This is Madness: A Proof

Carolyn Henne

About the Exhibition:

Rage becomes us. No diagnosis is needed. This is not hysteria; it is the most

Carolyn Henne’s work contends with personal and public states of being. It does not easily ride on the currents of the cool and intellectual. It wallows in the prosaic but debilitating sentiments of the inner self that are unclaimed by the self that must maintain its profile in the world.

Her installations include interactive elements, low tech animations and, very often, seating serving to slow and extend viewer interaction and allow for a time-released experience.  In this way, the viewer(s) complete the piece.  
Her process involves the visceral and the sensual. She revels in the supple shapes and volumes that echo pressure from within. Years ago she made a set of tools that she has used in her work in some fashion since. She made a casting of her body and gridded it off 3-dimensionally yielding 3-D “tiles” that could be cast over and over again and reassembled in a variety of ways.  The tiles chosen are specific and limited in number.  The works that result are akin to “blasons anatomiques – poetic tributes to the individual parts of the female body… there were blazons in praise, laudatio, or counterblazons in blame, vituperatio, expressing the spectrum from adoration to revulsion…comic and tragic, divine and mundane” (Adam’s Navel, ANatural and Cultural History of the Human Form by Michael Sims)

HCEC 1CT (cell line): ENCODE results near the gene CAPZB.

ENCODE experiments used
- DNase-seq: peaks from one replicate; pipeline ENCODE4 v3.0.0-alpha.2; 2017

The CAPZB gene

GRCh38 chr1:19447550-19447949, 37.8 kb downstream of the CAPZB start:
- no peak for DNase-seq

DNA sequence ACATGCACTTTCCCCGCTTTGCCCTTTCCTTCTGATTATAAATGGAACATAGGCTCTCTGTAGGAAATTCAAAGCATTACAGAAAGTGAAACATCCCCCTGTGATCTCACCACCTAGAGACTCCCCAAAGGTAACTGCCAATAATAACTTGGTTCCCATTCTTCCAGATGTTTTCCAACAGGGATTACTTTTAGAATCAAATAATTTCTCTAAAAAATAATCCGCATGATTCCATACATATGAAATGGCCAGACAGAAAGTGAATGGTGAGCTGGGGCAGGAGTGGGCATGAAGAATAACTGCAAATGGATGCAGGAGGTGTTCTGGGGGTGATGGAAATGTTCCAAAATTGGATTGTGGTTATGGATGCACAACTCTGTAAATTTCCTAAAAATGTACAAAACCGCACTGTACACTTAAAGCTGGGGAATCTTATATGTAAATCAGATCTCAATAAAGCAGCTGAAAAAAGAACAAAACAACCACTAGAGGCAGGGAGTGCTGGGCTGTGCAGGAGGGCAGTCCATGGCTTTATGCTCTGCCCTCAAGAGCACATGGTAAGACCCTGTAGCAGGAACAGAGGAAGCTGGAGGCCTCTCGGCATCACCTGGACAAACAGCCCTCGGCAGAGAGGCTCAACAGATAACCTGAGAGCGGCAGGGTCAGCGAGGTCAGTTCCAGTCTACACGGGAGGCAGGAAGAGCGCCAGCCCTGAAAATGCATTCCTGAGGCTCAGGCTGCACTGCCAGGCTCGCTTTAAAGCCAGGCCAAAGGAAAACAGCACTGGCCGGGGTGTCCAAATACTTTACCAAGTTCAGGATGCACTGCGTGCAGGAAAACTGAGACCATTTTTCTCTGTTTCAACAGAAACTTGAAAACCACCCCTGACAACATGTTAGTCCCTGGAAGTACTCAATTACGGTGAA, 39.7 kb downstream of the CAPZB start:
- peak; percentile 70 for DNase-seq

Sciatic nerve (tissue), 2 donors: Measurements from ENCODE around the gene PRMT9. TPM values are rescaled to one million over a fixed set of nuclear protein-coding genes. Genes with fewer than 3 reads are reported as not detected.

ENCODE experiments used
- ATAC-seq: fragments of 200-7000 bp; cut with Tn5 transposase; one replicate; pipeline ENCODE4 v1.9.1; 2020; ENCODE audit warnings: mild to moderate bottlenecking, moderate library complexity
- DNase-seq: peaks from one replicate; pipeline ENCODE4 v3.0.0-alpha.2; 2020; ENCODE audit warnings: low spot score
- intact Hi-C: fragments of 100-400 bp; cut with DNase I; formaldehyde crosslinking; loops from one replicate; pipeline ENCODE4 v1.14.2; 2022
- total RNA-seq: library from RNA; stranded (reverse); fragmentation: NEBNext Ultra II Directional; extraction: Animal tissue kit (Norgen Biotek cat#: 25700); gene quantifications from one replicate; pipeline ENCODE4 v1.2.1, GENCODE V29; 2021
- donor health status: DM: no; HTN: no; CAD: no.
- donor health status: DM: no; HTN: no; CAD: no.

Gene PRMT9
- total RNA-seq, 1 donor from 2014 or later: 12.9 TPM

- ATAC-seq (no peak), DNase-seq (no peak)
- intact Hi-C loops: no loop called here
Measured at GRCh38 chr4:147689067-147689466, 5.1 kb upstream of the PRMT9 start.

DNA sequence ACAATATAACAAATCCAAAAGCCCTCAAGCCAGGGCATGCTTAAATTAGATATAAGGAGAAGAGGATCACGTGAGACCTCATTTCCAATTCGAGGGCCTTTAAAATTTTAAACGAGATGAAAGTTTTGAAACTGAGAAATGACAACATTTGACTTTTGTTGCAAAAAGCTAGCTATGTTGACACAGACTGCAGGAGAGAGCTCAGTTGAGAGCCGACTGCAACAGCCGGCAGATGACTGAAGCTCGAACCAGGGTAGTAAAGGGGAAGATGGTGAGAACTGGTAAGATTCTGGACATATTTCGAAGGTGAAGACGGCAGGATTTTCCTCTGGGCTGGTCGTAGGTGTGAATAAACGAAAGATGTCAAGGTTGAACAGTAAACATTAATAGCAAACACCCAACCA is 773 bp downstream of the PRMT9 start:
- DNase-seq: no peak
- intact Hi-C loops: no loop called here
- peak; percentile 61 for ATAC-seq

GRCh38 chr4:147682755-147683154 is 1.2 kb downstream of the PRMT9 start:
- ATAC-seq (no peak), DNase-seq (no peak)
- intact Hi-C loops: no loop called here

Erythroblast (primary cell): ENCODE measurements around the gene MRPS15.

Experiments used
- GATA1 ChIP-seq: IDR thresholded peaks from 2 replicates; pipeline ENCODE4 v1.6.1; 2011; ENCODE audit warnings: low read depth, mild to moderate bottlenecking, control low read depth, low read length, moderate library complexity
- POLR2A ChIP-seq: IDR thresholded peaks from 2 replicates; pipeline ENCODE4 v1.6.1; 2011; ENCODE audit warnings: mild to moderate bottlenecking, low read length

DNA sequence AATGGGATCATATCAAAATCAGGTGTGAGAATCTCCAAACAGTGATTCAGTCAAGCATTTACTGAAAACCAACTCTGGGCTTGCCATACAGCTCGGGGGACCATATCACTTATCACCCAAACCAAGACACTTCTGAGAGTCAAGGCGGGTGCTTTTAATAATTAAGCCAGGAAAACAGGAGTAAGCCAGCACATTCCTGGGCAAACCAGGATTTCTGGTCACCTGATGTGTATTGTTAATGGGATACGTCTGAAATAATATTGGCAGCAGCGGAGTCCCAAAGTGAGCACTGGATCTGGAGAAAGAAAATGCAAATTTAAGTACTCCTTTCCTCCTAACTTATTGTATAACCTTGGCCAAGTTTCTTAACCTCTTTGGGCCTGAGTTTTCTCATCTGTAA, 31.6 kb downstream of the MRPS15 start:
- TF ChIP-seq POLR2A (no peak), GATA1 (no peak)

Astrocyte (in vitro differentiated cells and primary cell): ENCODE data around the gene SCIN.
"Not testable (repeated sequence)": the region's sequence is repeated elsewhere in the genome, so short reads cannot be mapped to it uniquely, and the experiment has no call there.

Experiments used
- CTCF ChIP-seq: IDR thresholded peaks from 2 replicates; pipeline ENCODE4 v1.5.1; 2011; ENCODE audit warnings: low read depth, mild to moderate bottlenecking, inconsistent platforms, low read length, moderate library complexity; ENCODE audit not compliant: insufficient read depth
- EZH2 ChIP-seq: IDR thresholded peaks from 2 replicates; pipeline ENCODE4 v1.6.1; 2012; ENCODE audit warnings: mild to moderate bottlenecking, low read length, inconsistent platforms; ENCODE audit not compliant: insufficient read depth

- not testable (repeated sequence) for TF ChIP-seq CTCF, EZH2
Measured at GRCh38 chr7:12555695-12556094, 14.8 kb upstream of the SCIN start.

About the Artist:

Carolyn Henne’s sculpture is largely informed by anatomical studies – from simple school-house diagrams to NIH’s Visual Human Project. Her work ranges from large, complex interactive installations and performances to more straightforward, discrete objects. Suspended Self Portrait is in the permanent collection at the National Museum of Health and Medicine and was featured in the NIH’s exhibition and catalog, Dream Anatomy.

Carolyn Henne is on the faculty of FSU’s Department of Art and serves as the Head of Sculpture. She also serves as the co-Director of Comma, a project housed at the Facility for Arts Research (FAR).